Thailand: Mae Hong Son – Chiang Rai – Sukhothai

After visiting Mae Hong Son I rode in one long day to Chiang Rai via the famous road nbr 1095. There are reportedly  1,864 curves on this route.  Doing it now by car instead of on the bike, it seems much harder as back then.  (The report of my 2008 journey can be found here.)  One thing is sure: traffic has become about ten times more than back in 2008.  It is still a spectacular route, but I had multiple close calls with cars and motorbikes.  On a bicycle, I wouldn’t recommend this route anymore.

Chiang Rai and the surrounding area has some interesting attractions:

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Wat Rong Suea (The Blue Temple)
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Inside the Blue Temple. Stunning Buddha image.
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On the way to Khun Khorn waterfall, one walk through impressive bamboo forests

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Wat Rong Khun. This is the forst time I saw ‘The White Temple’ with my own eyes. Unforgettable and probably second on my list of must sees after the Golden Palace in Bangkok.

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Wat Phra Kaeo, the temple of the Emerald Buddha.
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I think this is a replica of the Emerald Buddha in Bangkok’s Wat Phra Kaeo.

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Clock Tower, Chiang Rai

I took smaller back roads from Chiang Rai towards the Mekong River, passing villages like Ban Mae Paeng and Ban Than Sat.
Ban Sob Ruak is where I actually saw the Mekong River again. It is the epicenter of Mekong tourism in Thailand, called the Golden Triangle, the point where Thailand, Laos and Myanmar meet. The bus loads of tourists here, I know them from the past. What really susprised me is the complete new city that is being built at the Laos side of the border. Multiple high rises, all hotels and casino’s for Chinese and Thai with enough $$$.

We took a boat trip on the Mekong and visited the Laos side but it has zero charm and has nothing to do with what Laos really is.

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Golden Triangle statue with Myanmar (left) and Laos (right) in the background.
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Las Vegas on the Mekong. Sad.

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Leaving the mayhem of Ban Sob Ruak behind (but not after we had an excellent lunch at a small local restaurant in the north of the town), I followed the river down stream towards Chiang Khong.

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Colourful temple in Chiang Khong
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We rented some small but excellent bungalows a bit out of Chiang Khong.

We continued going south, close to the river. First to Doi Pha Tang viewpoint with its General Lee Memorial pavillion and a nice sitting Buddha.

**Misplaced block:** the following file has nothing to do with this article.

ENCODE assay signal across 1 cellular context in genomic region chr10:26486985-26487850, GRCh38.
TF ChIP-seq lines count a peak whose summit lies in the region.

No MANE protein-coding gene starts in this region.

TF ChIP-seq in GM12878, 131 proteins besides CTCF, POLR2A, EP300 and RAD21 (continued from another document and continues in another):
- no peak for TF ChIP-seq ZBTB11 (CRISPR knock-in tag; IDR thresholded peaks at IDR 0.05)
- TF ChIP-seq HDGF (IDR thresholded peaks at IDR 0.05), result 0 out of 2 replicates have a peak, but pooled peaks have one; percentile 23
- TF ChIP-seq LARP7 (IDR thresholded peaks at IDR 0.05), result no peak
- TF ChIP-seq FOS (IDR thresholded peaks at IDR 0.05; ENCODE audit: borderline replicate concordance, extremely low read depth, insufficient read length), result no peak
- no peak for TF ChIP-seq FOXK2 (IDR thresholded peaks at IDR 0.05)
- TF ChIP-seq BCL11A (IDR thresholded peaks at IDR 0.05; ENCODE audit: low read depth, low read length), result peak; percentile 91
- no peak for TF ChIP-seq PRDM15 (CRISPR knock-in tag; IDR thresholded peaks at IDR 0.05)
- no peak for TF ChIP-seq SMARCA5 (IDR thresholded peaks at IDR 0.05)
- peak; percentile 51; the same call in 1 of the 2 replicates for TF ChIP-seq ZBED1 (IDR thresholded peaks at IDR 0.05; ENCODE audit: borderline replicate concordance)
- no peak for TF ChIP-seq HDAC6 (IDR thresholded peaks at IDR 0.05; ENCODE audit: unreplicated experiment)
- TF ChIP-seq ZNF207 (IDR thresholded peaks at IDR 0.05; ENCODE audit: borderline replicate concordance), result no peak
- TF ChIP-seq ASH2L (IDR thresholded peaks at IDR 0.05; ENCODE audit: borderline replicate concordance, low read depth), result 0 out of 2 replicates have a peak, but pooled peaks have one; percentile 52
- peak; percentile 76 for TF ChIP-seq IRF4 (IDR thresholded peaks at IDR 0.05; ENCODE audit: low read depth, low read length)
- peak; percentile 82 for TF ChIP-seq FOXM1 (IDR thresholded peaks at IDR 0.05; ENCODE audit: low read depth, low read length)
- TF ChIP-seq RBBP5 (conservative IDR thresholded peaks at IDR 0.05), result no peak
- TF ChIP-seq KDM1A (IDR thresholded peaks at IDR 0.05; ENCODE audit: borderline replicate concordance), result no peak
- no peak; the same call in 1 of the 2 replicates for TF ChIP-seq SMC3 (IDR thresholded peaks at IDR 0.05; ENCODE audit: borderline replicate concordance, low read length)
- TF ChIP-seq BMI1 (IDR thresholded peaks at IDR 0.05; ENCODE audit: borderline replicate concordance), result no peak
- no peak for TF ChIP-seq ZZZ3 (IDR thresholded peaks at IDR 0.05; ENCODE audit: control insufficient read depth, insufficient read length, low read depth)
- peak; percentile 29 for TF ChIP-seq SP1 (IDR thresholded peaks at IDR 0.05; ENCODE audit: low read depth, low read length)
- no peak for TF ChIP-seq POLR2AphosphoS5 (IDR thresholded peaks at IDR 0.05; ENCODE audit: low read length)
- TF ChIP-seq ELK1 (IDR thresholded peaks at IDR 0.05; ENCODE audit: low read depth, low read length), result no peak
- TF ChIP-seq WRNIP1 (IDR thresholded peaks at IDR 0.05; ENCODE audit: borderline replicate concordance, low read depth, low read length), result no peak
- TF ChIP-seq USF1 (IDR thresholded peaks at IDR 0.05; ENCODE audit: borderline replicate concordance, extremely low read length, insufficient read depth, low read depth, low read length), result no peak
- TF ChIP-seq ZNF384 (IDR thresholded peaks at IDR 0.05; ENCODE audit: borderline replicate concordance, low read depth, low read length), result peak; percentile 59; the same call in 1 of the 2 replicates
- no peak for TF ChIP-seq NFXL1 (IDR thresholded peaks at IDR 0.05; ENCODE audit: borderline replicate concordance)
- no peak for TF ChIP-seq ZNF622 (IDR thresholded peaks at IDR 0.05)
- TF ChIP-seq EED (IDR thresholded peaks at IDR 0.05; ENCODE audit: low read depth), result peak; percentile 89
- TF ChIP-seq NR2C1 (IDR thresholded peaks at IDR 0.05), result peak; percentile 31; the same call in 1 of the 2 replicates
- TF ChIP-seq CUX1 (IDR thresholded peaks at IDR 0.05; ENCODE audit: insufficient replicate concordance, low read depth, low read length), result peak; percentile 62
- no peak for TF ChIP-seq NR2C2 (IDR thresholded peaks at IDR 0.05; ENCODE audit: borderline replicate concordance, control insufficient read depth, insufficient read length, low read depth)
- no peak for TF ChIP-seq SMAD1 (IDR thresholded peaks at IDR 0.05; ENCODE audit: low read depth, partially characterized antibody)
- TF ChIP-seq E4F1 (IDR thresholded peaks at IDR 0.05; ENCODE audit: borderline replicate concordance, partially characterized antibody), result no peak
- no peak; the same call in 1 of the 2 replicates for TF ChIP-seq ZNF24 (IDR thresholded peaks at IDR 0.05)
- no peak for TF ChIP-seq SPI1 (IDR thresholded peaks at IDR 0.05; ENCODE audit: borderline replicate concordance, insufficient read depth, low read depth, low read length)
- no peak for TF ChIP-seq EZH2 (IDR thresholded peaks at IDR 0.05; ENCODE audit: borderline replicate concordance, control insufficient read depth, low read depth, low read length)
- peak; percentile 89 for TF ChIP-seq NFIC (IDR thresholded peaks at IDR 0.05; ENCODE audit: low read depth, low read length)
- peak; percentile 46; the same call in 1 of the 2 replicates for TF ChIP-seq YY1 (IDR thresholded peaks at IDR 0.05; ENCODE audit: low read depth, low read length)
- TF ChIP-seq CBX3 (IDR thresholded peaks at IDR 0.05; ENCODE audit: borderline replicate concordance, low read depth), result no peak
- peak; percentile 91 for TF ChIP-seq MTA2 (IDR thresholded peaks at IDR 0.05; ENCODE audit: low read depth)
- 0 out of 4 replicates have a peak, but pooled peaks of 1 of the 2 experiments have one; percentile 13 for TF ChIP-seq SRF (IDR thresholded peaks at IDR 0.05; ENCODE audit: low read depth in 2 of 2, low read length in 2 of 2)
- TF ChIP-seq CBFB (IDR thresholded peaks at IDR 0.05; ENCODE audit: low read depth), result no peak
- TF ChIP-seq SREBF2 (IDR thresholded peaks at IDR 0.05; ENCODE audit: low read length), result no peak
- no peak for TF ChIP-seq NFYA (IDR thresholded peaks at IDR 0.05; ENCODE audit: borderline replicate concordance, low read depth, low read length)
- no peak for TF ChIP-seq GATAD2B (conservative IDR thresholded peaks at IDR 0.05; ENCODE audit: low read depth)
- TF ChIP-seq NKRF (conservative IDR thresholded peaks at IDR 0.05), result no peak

For the next attraction we had to stretch our legs a bit: climbing up to the famous Phu Chi Fa. From the top of the cliff, you have an incredible view towards the Mekong Valley and over Laos. Most people go there for sunrise, so it’s better to go in the afternoon when all is quiet.

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Mekong River

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At the top of Phu Chi Fa (1.442 m asl)
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Me, on the way to Phu Chi Fa.
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On the left, if you look well,  you can see people on the top of the cliff.  Gives you perspective of the grandeur of the whole thing.
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Phu Sang waterfall

From Chiang Khong, I rode via Phu Sang & Doi Phu Kha National Parks to Ban Sop Bong. Doi Phu Kha is the highest point in the province of Nan (2.000 m)

Some different temples from small villages in Nan province below:

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Upon leaving Ban Sop Bong and riding through a small village, I stumbled upon a fantastic little, white temple, totally devoid of tourists.

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Wat Bo Kaeo
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No tourists, fantastic experience. One wonders how a small village can finance such a beautiful temple.

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Just before arriving in Sukhothai, I saw this giant Buddha along the road.

For the fourth time I visited Thailand’s ancient capital, Sukhothai.

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One of the most famous temples of Sukhothai is Wat Si Chum.  Inside is a giant Buddha, Phra Atchana.  King Bhumibol ordered renovations of the temple, which were done in 1952.

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Wat Si Chum

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I visited Krubasrivichai Monument outside the city of Lamphun.  I didn’t make a good picture of the statue myself, so this is from another website.   The things you see below his chin are giant wasp nests.
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There’s a whole complex at Krubasrivichai Monument.  Pictures below.

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A small last update about the last days in Bangkok to follow soon.

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